American Journal of Law & Medicine

The PPACA in Wonderland


On August 22, 2009, when then-Speaker of the House Nancy Pelosi was asked by a reporter whether the Patient Protection and Affordable Care Act (PPACA) (1) was constitutional, she answered: "Are you serious? Are you serious?" (2) Two years later, many federal judges, more than half of the States, and a flood of distinguished constitutional scholars have examined the PPACA and found at least part of it to be unconstitutional. The question was indeed serious.

It remains serious today, as a Supreme Court decision on the constitutionality of the PPACA is expected in June 2012. Because the legality of the PPACA has emerged as perhaps the most publicly visible constitutional question since Roe v. Wade, clarity is vital not only for the PPACA itself, but also for general public understanding of the Constitution. Accordingly, our goals in this Article are to provide an opinionated but hopefully fair-minded guide to the constitutional issues of the PPACA and to clarify some misunderstandings that plague both popular and professional discussions of the issues. We believe that important portions of the Act are unconstitutional, and we will briefly make that case in this Article, but our primary task here is to promote clear and intelligible discussion rather than to persuade. Regardless of how the Supreme Court cases come out, the constitutional controversies highlighted in the current cases will remain the subjects of continuing debate.

Part II of this Article explores some of the different meanings of the word "unconstitutional" in legal, scholarly, and popular discourse. This lengthy digression is essential if one is to understand the course of discussion--whether legal, academic, or popular--about the "constitutionality" of the PPACA.

Part III of this Article looks very briefly at the complexities that come from discussing the "constitutionality" of a lengthy statute like the PPACA, with literally hundreds of separate provisions. In this short discussion, we merely raise rather than resolve the problems that arise in this context.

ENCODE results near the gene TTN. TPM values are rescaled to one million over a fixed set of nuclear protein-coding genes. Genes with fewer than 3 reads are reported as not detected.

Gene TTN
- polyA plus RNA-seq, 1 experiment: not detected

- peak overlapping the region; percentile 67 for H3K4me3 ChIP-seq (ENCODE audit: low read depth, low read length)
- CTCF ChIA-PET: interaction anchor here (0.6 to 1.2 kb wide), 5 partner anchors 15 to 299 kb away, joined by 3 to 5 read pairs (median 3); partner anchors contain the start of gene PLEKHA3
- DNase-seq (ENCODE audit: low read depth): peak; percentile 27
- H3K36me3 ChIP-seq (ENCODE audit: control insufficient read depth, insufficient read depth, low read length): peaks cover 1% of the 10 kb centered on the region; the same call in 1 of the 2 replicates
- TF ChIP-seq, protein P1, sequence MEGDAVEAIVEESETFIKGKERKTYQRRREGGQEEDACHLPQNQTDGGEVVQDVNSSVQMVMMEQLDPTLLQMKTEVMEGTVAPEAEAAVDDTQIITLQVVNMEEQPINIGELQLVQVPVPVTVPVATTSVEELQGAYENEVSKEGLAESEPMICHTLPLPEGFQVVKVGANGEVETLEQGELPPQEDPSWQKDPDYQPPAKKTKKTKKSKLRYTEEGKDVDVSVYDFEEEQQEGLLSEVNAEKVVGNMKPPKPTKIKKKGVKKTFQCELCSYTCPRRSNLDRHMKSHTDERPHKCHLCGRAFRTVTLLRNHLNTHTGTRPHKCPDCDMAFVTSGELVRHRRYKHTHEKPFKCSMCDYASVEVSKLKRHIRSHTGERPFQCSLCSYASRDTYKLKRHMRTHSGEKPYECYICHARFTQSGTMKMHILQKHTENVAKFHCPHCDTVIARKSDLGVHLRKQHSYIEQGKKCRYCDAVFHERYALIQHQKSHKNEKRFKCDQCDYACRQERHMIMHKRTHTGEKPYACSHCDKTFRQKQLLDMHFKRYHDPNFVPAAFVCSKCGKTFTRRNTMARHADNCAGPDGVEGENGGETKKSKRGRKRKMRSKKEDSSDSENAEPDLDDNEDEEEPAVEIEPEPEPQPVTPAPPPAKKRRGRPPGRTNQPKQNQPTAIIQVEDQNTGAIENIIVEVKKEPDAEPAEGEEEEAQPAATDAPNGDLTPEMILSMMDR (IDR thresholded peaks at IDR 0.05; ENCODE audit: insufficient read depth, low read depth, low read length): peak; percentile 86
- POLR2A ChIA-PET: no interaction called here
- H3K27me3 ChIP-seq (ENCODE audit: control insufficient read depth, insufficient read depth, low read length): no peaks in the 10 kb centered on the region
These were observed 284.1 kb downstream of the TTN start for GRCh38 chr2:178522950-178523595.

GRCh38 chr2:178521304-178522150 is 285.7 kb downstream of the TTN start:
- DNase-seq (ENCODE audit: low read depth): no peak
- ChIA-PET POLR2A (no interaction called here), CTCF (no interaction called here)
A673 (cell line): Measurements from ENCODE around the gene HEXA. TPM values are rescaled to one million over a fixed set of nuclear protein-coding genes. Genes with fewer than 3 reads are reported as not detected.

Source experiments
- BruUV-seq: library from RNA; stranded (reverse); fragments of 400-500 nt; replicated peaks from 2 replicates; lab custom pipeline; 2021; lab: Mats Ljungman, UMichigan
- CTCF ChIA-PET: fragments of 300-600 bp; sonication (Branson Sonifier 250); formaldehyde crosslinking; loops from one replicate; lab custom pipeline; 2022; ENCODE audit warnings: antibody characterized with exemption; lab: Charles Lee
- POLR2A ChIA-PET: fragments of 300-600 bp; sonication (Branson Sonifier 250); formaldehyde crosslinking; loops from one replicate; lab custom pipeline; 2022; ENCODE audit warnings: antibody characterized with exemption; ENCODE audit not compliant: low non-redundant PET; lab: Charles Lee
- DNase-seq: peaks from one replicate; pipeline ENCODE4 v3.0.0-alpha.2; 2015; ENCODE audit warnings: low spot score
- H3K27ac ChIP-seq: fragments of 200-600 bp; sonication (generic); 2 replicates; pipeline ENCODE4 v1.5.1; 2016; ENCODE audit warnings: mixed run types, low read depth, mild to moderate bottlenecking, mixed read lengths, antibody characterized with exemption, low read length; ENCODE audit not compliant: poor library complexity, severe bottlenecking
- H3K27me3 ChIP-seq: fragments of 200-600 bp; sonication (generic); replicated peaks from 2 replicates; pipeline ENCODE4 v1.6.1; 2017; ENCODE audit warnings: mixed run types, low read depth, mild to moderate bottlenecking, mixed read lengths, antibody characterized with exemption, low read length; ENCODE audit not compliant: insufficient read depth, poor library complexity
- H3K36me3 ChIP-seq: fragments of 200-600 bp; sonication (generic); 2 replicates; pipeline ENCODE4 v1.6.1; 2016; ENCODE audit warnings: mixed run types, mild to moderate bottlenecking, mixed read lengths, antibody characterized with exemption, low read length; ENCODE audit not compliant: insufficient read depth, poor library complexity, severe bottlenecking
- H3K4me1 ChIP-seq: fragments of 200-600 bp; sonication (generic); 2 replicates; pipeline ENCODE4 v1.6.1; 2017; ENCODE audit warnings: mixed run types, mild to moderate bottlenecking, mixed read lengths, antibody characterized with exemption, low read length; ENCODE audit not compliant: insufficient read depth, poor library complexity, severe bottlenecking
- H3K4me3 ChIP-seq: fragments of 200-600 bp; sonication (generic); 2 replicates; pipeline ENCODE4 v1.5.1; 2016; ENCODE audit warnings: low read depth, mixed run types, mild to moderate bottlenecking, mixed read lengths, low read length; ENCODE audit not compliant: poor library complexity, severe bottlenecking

In Part IV, we make a case that the individual mandate in the PPACA is not constitutionally authorized by the federal taxing power, the federal commerce power, or the Necessary and Proper Clause. According to the original meaning of the Constitution, Congress acted without legal authority when it enacted the individual mandate. We express no view on whether the Supreme Court will find the Act unconstitutional, for the Supreme Court often deviates from original meaning. If we were capable of accurately predicting Supreme Court outcomes, we would both probably have other jobs that would make us fabulously wealthy.


When somebody proclaims an action "unconstitutional," what do they mean? There is no single answer to that question; different people mean different things, and sometimes the same people mean different things at different times. (3) It is difficult to have intelligent and productive conversations about constitutionality when the participants in those conversations are using the word "unconstitutionality" in differing, ill-defined, and/or equivocal ways--which is one big reason why so much constitutional discourse is unintelligent and unproductive. (4)

Without undertaking an exhaustive linguistic analysis of the word "unconstitutional," we can identify at least five families of meanings that people might attach to that term:

(1) inconsistent with the text of the Constitution,

(2) inconsistent with social understandings about what the Constitution means,

(3) inconsistent with statements that various people (especially, Supreme Court Justices) have made about or in the name of the Constitution,

(4) inconsistent with predictions about what various people (especially, Supreme Court Justices) are likely in the future to say about or in the name of the Constitution, and

(5) inconsistent with certain policy or other personal preferences of the speaker.


These are families of meanings, for there are innumerable variations within each family. Definition (1), for example, says nothing about how the meaning of the Constitution's text is to be determined. Sometimes, the text provides a clear answer under almost any plausible way of determining meaning. For example, the President must be at least thirty-five years old. (5) Very often, though, understanding the text requires that one go beyond the text. For example, the Second Amendment protects the right to "arms." (6) Because the text of the Second Amendment extols the militia, we can be sure that the "arms" in the Second Amendment are weapons rather than forelimbs. That step is easy, but then there is the harder step of figuring out what kinds of weapons are protected: The dictionary definition, which would be anything that is useful for offense or defense? Arms suitable for a militia use? Only weapons that can be carried by an individual (and therefore "borne" in the narrowest sense)?

So, even when we want to use definition (1) (text) we often need to consider at least some of the other definitions.